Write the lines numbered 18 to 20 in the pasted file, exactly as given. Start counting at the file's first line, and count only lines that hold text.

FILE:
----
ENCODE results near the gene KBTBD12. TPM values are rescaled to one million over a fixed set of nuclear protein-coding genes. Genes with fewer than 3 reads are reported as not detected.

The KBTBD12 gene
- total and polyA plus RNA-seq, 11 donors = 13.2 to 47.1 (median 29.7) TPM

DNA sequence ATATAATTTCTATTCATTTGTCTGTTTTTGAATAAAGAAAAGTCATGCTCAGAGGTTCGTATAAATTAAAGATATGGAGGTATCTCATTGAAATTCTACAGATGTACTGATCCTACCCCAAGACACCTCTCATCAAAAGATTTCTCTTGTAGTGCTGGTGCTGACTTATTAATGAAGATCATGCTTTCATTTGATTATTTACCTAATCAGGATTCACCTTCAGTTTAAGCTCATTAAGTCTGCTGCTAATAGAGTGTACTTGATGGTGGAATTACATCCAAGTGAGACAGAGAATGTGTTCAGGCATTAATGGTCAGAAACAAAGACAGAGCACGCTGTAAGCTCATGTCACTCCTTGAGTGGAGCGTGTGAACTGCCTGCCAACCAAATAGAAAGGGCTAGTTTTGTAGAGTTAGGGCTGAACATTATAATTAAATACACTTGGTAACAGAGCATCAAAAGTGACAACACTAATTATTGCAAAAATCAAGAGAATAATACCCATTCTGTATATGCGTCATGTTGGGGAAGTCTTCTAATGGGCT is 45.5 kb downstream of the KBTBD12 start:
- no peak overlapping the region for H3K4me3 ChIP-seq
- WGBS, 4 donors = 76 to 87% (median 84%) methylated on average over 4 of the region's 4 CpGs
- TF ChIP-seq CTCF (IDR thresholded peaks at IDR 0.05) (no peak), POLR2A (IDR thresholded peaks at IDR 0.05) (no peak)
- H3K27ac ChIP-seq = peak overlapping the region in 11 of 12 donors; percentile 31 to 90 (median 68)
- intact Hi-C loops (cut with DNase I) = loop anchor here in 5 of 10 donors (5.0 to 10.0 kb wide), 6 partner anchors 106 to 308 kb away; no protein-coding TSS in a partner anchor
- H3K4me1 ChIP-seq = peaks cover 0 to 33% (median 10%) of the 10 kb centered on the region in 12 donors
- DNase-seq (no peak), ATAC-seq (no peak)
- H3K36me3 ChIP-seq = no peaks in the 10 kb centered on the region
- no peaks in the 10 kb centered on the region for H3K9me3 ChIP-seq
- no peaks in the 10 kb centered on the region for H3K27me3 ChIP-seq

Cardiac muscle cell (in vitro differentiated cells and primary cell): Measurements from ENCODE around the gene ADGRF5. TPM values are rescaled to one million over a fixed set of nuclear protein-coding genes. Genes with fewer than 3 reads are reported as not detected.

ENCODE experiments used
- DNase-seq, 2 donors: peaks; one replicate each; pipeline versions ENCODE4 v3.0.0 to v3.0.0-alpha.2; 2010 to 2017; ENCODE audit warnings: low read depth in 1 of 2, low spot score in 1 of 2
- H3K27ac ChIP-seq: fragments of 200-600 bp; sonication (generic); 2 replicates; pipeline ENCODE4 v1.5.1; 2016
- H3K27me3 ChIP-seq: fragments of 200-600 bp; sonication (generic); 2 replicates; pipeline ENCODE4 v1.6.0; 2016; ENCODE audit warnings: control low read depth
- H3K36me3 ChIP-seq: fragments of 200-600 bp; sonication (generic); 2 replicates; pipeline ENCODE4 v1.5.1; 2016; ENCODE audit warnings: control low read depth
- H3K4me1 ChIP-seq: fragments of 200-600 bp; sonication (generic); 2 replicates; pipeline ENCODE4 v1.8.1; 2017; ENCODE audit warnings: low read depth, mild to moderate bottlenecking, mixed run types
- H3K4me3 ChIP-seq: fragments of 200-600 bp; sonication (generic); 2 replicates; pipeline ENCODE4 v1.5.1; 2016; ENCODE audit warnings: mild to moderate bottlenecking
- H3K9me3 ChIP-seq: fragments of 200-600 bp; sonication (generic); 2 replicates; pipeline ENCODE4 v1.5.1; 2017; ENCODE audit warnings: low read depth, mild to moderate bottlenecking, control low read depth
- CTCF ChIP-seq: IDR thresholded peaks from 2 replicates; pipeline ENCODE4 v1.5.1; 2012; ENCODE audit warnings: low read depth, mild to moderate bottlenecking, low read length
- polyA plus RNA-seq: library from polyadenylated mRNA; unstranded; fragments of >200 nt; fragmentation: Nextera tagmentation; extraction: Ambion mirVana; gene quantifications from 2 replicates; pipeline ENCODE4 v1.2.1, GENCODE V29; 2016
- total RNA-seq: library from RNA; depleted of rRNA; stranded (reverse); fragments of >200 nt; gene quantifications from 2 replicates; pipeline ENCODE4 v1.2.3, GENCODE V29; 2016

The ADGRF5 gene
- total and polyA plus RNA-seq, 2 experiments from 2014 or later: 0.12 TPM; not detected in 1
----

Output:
- H3K27ac ChIP-seq: fragments of 200-600 bp; sonication (generic); 2 replicates; pipeline ENCODE4 v1.5.1; 2016
- H3K27me3 ChIP-seq: fragments of 200-600 bp; sonication (generic); 2 replicates; pipeline ENCODE4 v1.6.0; 2016; ENCODE audit warnings: control low read depth
- H3K36me3 ChIP-seq: fragments of 200-600 bp; sonication (generic); 2 replicates; pipeline ENCODE4 v1.5.1; 2016; ENCODE audit warnings: control low read depth